Classic Racer - - PEOPLE -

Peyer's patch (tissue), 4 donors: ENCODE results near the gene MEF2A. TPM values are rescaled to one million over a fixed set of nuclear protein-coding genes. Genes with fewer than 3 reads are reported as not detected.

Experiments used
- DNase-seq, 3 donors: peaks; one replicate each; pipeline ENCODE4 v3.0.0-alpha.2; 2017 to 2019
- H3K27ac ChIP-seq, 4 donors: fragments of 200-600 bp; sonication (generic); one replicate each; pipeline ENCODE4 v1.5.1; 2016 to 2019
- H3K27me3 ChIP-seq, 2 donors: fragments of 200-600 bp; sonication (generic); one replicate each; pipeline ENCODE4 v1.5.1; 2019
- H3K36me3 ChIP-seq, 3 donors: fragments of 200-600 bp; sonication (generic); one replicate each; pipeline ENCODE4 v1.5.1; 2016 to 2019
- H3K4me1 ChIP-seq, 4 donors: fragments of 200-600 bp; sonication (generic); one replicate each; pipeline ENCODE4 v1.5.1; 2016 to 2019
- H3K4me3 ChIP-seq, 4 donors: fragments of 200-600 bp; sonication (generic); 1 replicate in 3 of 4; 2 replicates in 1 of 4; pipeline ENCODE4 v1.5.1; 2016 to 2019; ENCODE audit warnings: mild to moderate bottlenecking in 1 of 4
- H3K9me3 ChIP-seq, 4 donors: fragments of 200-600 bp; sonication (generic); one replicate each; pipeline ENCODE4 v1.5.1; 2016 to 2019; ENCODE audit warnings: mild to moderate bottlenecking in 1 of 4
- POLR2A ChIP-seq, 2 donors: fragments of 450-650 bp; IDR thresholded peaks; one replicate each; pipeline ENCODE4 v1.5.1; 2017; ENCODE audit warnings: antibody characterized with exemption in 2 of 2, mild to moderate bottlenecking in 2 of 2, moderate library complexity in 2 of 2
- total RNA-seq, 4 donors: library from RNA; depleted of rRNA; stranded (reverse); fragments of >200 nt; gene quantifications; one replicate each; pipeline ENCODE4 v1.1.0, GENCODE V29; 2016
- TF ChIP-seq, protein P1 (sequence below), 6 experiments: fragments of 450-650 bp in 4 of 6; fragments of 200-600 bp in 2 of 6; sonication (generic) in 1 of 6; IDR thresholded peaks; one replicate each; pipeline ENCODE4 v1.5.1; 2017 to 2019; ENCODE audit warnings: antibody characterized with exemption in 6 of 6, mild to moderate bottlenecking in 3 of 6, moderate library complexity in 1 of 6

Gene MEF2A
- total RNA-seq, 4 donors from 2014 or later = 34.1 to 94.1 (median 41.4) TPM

Roy well re­mem­bers the first big meet­ing ever at Don­ing­ton Park on its res­ur­rec­tion in Septem­ber 1977... it rained re­lent­lessly all day. And to make it worse, he’d never seen the place be­fore! Af­ter splash­ing his way around the ex­tremely slip­pery cir­cuit in prac­tice, he ap­proached the 15 lap un­lim­ited race with some trep­i­da­tion. The big Yamaha screamed into life and be­fore he knew it, he was tear­ing head­long down the stream­ing Craner Curves in the lead. Keith San­der­son gave him a hard time on his 351 Yamaha mid-race, but Roy put the many lurid slides be­hind him and went on to claim a com­mand­ing victory over class rid­ers such as Gary Ling­ham, Tony My­ers, and Mat Ox­ley. Hav­ing won that first big bike race he was in­vited by the or­gan­is­ers into the main Su­per­bike race along­side Barry Sheene et al. In typ­i­cal Toyne style, he de­cided that rather than take the chance of slip­ping off in the atro­cious con­di­tions and bend­ing the team’s in­vest­ment, he’d get into some warm dry cloth­ing and head home with win­nings safely tucked away in his pocket, and live to race an­other day. From that day on, or­gan­is­ers be­gan to take note of Roy and a mod­est amount of start money be­came the norm. On an­other oc­ca­sion, Don­ing­ton Park was the scene of one of his proud­est rac­ing mo­ments, when he diced for sev­enth spot with his hero Joey Dun­lop on the works Honda, in the day’s fea­ture race. The two quiet men of rac­ing went at it ‘ham­mer and tongs’ for the ma­jor­ity of the race, with the Ir­ish­man even­tu­ally tak­ing the flag by inches. Although, the twin shock equipped frame had served its pur­pose well, a monoshock frame was def­i­nitely the way to go, so over the win­ter of 1977-78 San­dra chipped in all their ‘rainy day’ money and the Toynes in­vested in a Spon­don Monoshock frame and con­verted the whole thing to OW01 spec, sell­ing off the orig­i­nal Yamaha ver­sion. Af­ter Pop had added a set of home-made ex­pan­sion cham­bers, the Spon­don framed Yamaha proved to be money well spent. It made the bike more com­pet­i­tive against the likes of fel­low lo­cal lads Gra­ham Wood, Bob Smith, and Rob Mcel­nea. It brought him third over­all in the East Mid­land Cen­tre Un­lim­ited Cham­pi­onship in 1978 and the ti­tle it­self in 1980.


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